# Evaluate the sum $P=\sum_{n=1}^\infty \frac{a_n}{2^n}$.

Question: Let ${\{a_n}\}$ be the sequences of $0$s and $1$s, such that $a_n=1$ if $p$ is a prime number, otherwise $a_n=0$. So, ${\{a_n}\}={\{0,1,1,0,1,0,1,0,0,0,1,...}\}$. Evaluate the sum

$P=\sum_{n=1}^\infty \dfrac{a_n}{2^n}$.

Incomplete answer: I can just see some lower and upper bound for $P$. If every $a_n$ was $1$ the sum was $1$; first term is $0$ so upper bound reduces to $\frac{1}{2}$; since even numbers greater than two are not primes thus the upper bound reduces to $\frac{1}{2}-\frac{1}{16}-\frac{1}{64}-...=\frac{1}{2}-\frac{1}{12}=\frac{5}{12}$. We can do this for $3(n+1)$, $5(n+1)$ and so on, but since we have infinite prime numbers, this method doesn't seem to be a proof. First lower bound is $0$, BTW.

• I don't think there would be a closed form to the solution. (I am not sure). You can find an approximation by using the fact that prime counting funtion at a number $x$ is given by $\pi(x)\approx \frac{x}{\ln x}$ – AvZ Feb 1 '15 at 9:24

It will be impossible to evaluate (find a closed form) this sum, because it's the Prime Constant. You can read more about its value at Wikipedia or Mathworld, if you wish.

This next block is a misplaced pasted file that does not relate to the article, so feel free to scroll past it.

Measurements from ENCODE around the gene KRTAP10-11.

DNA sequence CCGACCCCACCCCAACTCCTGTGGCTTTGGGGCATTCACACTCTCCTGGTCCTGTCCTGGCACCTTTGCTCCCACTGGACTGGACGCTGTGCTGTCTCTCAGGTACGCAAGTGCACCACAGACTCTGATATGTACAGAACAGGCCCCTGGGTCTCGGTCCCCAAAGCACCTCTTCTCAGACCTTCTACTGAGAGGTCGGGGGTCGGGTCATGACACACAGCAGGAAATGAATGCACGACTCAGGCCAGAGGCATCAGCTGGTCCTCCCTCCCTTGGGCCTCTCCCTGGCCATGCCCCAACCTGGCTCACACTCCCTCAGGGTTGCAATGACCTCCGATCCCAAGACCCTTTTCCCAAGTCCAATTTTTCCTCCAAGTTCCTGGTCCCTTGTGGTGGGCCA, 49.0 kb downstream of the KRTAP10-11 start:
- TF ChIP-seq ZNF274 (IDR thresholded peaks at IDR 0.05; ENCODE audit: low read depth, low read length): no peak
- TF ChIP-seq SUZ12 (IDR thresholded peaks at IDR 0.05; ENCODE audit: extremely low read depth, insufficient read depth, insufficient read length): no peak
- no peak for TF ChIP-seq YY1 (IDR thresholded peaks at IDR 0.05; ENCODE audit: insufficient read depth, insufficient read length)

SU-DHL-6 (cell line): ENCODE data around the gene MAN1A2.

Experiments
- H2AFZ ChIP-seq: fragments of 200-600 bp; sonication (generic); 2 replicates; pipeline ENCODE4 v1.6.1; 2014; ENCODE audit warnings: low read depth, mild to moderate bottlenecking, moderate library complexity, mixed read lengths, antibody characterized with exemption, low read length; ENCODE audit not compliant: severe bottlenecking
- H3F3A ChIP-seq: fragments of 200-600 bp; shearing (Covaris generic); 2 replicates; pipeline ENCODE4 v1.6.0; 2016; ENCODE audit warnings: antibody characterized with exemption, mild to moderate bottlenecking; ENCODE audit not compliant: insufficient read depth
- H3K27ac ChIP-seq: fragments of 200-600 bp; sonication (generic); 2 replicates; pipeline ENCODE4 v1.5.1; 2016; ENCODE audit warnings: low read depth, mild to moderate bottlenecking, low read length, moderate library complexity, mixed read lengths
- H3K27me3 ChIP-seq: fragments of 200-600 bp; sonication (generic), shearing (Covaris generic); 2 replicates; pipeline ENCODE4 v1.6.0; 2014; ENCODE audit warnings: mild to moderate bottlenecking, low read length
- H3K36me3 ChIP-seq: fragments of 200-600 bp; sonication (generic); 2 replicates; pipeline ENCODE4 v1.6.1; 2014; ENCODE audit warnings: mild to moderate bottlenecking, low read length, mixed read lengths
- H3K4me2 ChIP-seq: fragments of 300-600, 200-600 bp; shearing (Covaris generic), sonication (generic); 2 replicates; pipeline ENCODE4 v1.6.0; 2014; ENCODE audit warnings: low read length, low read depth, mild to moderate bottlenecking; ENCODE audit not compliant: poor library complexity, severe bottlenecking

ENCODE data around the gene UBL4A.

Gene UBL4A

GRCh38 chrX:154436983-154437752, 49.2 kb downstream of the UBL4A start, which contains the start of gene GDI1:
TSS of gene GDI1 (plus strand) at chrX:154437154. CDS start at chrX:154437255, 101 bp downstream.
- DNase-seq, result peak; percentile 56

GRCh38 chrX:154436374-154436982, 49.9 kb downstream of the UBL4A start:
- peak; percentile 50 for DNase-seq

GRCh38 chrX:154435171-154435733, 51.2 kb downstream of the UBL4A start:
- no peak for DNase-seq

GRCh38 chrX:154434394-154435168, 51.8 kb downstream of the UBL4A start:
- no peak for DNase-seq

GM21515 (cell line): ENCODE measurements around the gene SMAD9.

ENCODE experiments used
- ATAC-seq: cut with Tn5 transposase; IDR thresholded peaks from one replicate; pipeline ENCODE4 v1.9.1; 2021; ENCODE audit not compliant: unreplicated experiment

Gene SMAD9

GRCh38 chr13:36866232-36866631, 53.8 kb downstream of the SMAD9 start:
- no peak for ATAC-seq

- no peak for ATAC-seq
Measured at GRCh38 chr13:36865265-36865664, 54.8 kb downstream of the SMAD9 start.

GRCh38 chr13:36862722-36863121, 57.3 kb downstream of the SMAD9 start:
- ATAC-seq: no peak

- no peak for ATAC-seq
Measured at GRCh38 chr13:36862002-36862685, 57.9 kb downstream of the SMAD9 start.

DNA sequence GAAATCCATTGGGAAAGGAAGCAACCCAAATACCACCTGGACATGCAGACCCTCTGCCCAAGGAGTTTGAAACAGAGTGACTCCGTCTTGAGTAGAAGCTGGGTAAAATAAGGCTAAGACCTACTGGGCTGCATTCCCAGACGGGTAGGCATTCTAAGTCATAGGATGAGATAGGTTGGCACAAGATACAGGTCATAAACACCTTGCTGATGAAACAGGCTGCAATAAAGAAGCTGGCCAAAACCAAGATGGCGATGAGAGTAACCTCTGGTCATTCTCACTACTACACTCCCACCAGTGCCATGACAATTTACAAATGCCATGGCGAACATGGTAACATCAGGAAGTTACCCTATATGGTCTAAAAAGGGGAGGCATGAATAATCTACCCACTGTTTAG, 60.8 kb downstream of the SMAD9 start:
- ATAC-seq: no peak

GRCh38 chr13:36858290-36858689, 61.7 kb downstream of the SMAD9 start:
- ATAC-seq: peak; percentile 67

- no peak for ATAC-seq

By the way: $(a_n)\neq (0,1,1,0,0,0,1,0,0,0,1,...)$, but $(a_n) = (0, 1, 1, 0, 1, 0, 1, 0, 0, 0, 1, ...)$.

• Thank you. I haven't heard of that, it just came to mind to be interesting such a sum. – user210902 Feb 1 '15 at 9:26

Apart from $2$ and $3$, primes can be found only in the residue classes $\{1,5\}\pmod{6}$, so the value of the prime constant $\rho$ is upper bounded by: $$\frac{1}{2^2}+\frac{1}{2^3}+\sum_{k=1}^{+\infty}\left(\frac{1}{2^{6k+1}}+\frac{1}{2^{6k-1}}\right)=\frac{1}{4}+\frac{1}{8}+\frac{5}{126}<\color{red}{\frac{5}{12}}=0.416\ldots$$ and more careful estimations can be carried out by extending the sieving process to the primes $\{2,3,5\}$, i.e. to the residue classes $\!\!\pmod{30}$ and so on, leading to: $$\rho < \color{red}{\frac{209}{504}} = 0.414682529\ldots$$

• It is funny to notice that $\rho$ is just a bit greater than $\sqrt{2}-1$. – Jack D'Aurizio Feb 1 '15 at 12:26